Standalone Spring applications

In this tutorial, we are going to create two simple Java Spring standalone applications. We will use NetBeans to build the applications.

Spring is a popular Java application framework. It provides various libraries and tools for enterprise application programming. It is also a very good integration system that helps glue together various enterprise components.

Spring ApplicationContext is a central interface to provide configuration for an application. ClassPathXmlApplicationContext is an implementation of the ApplicationContext that loads configuration definition from an XML file, which is located on the classpath. AnnotationConfigApplicationContext creates a new application context deriving bean definitions from the given annotated classes.

pom.xml
<?xml version="1.0" encoding="UTF-8"?>
<project xmlns="http://maven.apache.org/POM/4.0.0" 
         xmlns:xsi="http://www.w3.org/2001/XMLSchema-instance" 
         xsi:schemaLocation="http://maven.apache.org/POM/4.0.0 http://maven.apache.org/xsd/maven-4.0.0.xsd">
         
    <modelVersion>4.0.0</modelVersion>
    <groupId>com.zetcode</groupId>
    <artifactId>SpringStandaloneEx2</artifactId>
    <version>1.0-SNAPSHOT</version>
    <packaging>jar</packaging>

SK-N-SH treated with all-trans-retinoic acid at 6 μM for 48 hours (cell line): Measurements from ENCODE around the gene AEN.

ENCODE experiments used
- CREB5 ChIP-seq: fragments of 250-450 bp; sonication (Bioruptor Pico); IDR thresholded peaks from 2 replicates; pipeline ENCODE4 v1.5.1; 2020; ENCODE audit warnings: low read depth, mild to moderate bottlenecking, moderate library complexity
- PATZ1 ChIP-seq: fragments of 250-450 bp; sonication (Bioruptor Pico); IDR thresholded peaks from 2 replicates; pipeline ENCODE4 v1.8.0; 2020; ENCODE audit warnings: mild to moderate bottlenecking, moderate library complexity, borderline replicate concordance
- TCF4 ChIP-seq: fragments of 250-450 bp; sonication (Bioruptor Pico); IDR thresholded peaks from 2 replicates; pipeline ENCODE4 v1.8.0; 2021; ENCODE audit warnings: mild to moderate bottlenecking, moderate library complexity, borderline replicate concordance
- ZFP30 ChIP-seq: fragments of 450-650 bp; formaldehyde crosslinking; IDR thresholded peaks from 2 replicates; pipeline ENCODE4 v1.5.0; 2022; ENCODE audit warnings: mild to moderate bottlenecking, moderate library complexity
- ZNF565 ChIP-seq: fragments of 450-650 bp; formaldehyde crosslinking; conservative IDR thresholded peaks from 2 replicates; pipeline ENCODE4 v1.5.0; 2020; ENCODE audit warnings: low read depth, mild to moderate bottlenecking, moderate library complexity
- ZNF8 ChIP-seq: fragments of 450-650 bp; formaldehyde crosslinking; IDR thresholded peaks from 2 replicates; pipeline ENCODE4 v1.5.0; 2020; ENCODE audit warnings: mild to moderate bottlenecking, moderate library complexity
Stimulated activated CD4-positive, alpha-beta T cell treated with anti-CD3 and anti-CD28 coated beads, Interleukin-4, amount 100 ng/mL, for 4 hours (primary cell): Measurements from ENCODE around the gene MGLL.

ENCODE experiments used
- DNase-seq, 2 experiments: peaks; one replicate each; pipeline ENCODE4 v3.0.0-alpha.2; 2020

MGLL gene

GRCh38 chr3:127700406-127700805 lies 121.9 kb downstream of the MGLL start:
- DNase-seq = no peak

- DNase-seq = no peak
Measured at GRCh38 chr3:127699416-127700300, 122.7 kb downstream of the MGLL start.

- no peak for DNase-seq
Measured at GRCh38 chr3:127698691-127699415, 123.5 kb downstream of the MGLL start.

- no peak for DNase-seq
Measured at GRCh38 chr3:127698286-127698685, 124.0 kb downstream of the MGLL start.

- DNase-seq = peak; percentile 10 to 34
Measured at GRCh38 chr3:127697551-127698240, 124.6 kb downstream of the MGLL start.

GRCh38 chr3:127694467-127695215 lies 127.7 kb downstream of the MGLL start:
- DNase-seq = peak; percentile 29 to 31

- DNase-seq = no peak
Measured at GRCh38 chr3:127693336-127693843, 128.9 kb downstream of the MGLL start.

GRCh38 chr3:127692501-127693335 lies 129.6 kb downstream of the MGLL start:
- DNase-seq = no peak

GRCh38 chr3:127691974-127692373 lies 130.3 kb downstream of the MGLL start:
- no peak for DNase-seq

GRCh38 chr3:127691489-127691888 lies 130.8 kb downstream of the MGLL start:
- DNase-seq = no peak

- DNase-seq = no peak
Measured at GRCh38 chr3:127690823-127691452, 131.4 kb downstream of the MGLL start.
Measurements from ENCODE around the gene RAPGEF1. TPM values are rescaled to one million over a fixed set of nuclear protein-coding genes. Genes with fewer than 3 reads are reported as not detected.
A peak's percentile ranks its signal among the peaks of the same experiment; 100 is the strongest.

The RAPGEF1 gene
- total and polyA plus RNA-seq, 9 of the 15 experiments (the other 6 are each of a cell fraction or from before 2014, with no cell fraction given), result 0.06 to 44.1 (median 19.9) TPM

<properties>
        
        <project.build.sourceEncoding>UTF-8</project.build.sourceEncoding>
        <maven.compiler.source>1.8</maven.compiler.source>
        <maven.compiler.target>1.8</maven.compiler.target>
        <spring-version>4.3.0.RELEASE</spring-version>
        
    </properties>
    
    <dependencies>
        
        <dependency>
            <groupId>org.springframework</groupId>
            <artifactId>spring-core</artifactId>
            <version>${spring-version}</version>
        </dependency>
        
        <dependency>
            <groupId>org.springframework</groupId>
            <artifactId>spring-beans</artifactId>
            <version>${spring-version}</version>
        </dependency>
        
        <dependency>
            <groupId>org.springframework</groupId>
            <artifactId>spring-context</artifactId>
            <version>${spring-version}</version>
        </dependency>
    
    </dependencies>
    
</project>

We use this Maven build file for both applications. It contains the necessary Spring dependencies.